Integrating air pollution and climate change mitigation - Research needs and pathways to policy implementation

Contact: Dr. Julia Schmale

Sustainable development, mitigation of air pollution and climate change are commonly not perceived as inextricably linked issues. The scientific literature, however, has long been reporting on how air quality and climate change in particular are related and how they link development questions. Air pollutants and greenhouse gases (GHGs) are often co-emitted by the same sources. And while a changing climate will have implications for air quality, many air pollutants have an impact on climate.

Especially the latter point has gained public and political attention since the inauguration of the Climate and Clean Air Coalition to reduce short-lived climate-forcing pollutants (SLCPs) in 2012. Especially the reduction of warming SLCPs, such as black carbon, tropospheric ozone and methane, have various simultaneous and immediate benefits at local scales for public health, ecosystem protection, food security and climate change mitigation. But inter-linkages can be more complex and some air pollutants exert a cooling effect on climate. Hence, next to certain co-benefits there are also trade-offs. One example is domestic wood burning, often promoted as CO2 neutral energy source, which however leads to increased emissions of particulate matter including black carbon, a significant climate forcer.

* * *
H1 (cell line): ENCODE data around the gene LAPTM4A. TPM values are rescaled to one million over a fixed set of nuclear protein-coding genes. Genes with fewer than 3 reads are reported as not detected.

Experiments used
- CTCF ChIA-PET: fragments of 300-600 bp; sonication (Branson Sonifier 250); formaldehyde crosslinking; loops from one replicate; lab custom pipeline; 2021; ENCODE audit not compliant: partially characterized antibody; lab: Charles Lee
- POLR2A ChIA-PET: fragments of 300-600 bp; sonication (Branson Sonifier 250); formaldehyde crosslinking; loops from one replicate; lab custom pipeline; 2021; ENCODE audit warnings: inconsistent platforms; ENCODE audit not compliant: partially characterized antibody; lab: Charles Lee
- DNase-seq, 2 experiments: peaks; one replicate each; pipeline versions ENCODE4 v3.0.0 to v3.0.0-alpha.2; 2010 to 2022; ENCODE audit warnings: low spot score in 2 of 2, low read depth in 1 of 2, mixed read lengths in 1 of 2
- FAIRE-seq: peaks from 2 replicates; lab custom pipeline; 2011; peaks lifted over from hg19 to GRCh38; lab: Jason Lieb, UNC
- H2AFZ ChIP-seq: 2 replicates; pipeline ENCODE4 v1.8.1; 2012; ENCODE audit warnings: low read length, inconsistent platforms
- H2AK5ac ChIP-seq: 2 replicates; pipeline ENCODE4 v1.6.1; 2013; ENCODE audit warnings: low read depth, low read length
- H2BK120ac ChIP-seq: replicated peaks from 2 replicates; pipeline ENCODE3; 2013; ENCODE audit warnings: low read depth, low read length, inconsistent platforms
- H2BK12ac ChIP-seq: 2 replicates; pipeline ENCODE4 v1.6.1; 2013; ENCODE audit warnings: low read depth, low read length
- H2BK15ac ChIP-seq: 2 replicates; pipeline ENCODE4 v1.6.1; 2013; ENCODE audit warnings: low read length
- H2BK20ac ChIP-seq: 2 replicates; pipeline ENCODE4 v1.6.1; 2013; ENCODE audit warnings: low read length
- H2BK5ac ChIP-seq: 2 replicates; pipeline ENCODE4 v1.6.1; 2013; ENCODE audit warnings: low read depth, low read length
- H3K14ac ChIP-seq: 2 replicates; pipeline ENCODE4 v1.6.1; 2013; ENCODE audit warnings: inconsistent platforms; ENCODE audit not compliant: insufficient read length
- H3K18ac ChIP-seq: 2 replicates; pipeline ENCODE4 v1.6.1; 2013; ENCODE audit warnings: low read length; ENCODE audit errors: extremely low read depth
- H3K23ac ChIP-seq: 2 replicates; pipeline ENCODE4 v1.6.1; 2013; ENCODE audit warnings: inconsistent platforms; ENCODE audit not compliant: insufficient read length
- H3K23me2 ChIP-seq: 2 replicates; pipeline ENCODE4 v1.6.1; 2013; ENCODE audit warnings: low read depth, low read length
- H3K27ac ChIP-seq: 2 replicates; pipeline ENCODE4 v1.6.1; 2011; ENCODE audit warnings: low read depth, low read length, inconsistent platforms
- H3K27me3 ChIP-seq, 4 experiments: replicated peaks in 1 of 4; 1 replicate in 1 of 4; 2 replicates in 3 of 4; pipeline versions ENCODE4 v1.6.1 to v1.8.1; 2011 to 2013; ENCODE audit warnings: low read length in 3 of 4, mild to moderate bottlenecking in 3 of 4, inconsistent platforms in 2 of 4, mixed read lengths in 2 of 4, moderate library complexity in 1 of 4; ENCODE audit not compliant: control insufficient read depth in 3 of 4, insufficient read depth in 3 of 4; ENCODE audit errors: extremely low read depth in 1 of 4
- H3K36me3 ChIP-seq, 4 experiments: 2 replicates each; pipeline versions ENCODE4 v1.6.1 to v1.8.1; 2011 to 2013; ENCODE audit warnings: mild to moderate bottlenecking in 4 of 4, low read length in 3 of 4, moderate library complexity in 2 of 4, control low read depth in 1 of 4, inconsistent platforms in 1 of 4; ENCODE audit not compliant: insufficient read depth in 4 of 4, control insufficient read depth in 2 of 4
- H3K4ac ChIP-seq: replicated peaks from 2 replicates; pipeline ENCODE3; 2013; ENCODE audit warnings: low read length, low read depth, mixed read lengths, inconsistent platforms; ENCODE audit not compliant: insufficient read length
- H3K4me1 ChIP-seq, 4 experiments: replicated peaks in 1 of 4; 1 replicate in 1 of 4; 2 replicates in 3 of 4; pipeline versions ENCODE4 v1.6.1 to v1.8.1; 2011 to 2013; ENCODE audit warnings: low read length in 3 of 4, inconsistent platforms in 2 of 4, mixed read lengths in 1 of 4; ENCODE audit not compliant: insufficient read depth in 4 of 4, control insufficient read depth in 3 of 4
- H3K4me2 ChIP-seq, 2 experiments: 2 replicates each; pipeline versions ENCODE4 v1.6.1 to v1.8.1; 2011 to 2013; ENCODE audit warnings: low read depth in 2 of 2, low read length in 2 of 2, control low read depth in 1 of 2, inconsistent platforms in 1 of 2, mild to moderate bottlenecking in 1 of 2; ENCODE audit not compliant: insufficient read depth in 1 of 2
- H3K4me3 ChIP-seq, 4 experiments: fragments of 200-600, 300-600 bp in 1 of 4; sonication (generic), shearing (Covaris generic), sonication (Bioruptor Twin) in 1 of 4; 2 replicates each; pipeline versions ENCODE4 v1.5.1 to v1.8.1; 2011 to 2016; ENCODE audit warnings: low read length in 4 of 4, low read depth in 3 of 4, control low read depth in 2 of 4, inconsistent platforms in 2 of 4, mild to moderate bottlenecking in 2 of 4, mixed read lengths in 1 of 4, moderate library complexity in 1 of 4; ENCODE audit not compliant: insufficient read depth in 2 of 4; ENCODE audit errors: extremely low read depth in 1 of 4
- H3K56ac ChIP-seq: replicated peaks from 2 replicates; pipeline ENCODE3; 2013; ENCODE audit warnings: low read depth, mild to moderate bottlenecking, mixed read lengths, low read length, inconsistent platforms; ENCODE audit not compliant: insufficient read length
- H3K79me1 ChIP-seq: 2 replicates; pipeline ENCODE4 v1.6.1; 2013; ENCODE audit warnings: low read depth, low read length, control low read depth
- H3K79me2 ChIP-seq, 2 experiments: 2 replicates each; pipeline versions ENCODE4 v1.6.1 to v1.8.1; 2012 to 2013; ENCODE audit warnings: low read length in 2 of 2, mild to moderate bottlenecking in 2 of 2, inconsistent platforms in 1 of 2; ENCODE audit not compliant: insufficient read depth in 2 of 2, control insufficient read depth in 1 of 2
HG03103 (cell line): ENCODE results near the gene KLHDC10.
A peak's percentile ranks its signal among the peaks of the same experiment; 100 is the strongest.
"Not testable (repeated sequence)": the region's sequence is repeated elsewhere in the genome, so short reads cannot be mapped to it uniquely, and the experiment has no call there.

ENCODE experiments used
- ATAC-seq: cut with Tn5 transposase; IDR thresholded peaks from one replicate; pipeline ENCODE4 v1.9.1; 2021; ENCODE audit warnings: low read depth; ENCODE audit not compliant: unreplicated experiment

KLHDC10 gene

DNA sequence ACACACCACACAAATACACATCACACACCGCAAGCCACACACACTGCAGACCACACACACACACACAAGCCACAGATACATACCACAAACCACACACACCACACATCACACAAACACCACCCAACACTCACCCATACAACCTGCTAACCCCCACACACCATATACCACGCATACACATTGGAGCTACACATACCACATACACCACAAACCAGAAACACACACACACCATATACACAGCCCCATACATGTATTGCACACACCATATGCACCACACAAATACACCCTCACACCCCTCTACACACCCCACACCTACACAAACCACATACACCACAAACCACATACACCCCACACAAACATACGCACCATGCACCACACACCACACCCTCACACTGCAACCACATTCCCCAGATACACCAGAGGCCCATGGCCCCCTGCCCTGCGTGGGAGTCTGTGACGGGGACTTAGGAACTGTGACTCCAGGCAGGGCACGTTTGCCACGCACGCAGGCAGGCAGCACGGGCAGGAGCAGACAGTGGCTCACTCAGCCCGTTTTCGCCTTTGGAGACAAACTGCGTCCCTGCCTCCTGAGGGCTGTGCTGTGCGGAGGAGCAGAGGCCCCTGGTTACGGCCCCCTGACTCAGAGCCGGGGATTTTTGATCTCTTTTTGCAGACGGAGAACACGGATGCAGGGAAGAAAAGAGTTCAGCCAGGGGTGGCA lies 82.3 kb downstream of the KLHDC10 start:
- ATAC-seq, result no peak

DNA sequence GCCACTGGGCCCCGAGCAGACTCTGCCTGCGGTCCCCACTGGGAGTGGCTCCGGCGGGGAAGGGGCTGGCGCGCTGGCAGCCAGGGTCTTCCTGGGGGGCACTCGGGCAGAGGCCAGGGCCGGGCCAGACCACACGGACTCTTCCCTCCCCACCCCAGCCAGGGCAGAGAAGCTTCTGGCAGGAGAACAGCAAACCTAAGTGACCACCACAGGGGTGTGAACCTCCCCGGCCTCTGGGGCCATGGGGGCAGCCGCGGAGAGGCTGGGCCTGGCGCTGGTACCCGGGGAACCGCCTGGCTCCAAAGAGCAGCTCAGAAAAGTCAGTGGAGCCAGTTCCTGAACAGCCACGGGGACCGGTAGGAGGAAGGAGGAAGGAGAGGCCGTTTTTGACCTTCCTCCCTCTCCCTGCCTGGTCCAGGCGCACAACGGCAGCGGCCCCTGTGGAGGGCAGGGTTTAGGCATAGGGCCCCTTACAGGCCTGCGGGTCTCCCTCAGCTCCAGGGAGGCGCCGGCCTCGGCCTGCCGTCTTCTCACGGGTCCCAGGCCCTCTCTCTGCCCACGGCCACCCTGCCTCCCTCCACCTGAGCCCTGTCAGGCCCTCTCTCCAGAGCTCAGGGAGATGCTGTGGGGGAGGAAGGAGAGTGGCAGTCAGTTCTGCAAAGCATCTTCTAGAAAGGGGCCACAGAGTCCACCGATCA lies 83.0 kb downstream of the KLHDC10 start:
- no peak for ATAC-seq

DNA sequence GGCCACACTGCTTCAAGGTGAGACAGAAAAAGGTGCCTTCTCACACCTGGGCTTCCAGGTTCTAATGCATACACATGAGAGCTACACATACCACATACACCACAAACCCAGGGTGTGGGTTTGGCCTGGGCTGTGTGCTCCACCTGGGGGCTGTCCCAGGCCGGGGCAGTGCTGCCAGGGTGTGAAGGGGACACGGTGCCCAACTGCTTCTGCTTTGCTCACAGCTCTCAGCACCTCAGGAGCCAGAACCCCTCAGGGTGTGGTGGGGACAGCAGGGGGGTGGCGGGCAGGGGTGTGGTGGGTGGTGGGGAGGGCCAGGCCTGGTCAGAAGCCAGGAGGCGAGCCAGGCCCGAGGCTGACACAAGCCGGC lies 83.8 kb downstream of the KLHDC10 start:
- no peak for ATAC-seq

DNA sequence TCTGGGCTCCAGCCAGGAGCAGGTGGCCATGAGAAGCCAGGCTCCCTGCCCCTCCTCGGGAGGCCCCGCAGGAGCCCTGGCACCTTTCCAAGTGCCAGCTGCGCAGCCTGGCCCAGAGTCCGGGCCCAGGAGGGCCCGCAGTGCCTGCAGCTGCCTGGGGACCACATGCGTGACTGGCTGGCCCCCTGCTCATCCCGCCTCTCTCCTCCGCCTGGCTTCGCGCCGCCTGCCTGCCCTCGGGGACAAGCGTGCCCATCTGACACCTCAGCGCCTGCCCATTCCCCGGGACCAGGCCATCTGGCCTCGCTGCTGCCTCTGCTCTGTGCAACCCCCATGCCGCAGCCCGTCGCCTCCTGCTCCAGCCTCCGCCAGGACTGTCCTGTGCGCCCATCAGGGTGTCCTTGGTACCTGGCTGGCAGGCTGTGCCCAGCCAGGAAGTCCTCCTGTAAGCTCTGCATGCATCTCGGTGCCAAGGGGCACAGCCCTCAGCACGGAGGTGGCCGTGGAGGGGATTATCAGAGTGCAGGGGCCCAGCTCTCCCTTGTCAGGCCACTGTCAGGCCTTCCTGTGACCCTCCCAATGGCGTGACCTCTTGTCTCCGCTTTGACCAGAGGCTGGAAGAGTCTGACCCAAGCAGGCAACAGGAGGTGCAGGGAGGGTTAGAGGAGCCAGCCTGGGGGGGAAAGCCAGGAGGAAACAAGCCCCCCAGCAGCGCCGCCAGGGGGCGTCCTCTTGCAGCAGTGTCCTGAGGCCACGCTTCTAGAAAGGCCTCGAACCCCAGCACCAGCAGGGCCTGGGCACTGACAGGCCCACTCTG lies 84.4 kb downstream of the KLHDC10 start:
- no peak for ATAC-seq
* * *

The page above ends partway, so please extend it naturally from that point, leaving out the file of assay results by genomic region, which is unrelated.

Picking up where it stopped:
In order to make use of the potential co-benefits and to avoid trade-offs and additional cost due to counter measures, more coordination between climate and air pollution mitigation strategies is needed on all political levels. Against this background, ClimPol focuses on finding pathways to policy implementation for better coordination between the two arenas at several levels, as well as on engaging and communicating with the public. To put this into practice, the project follows a transdisciplinary approach including the following key aspects:

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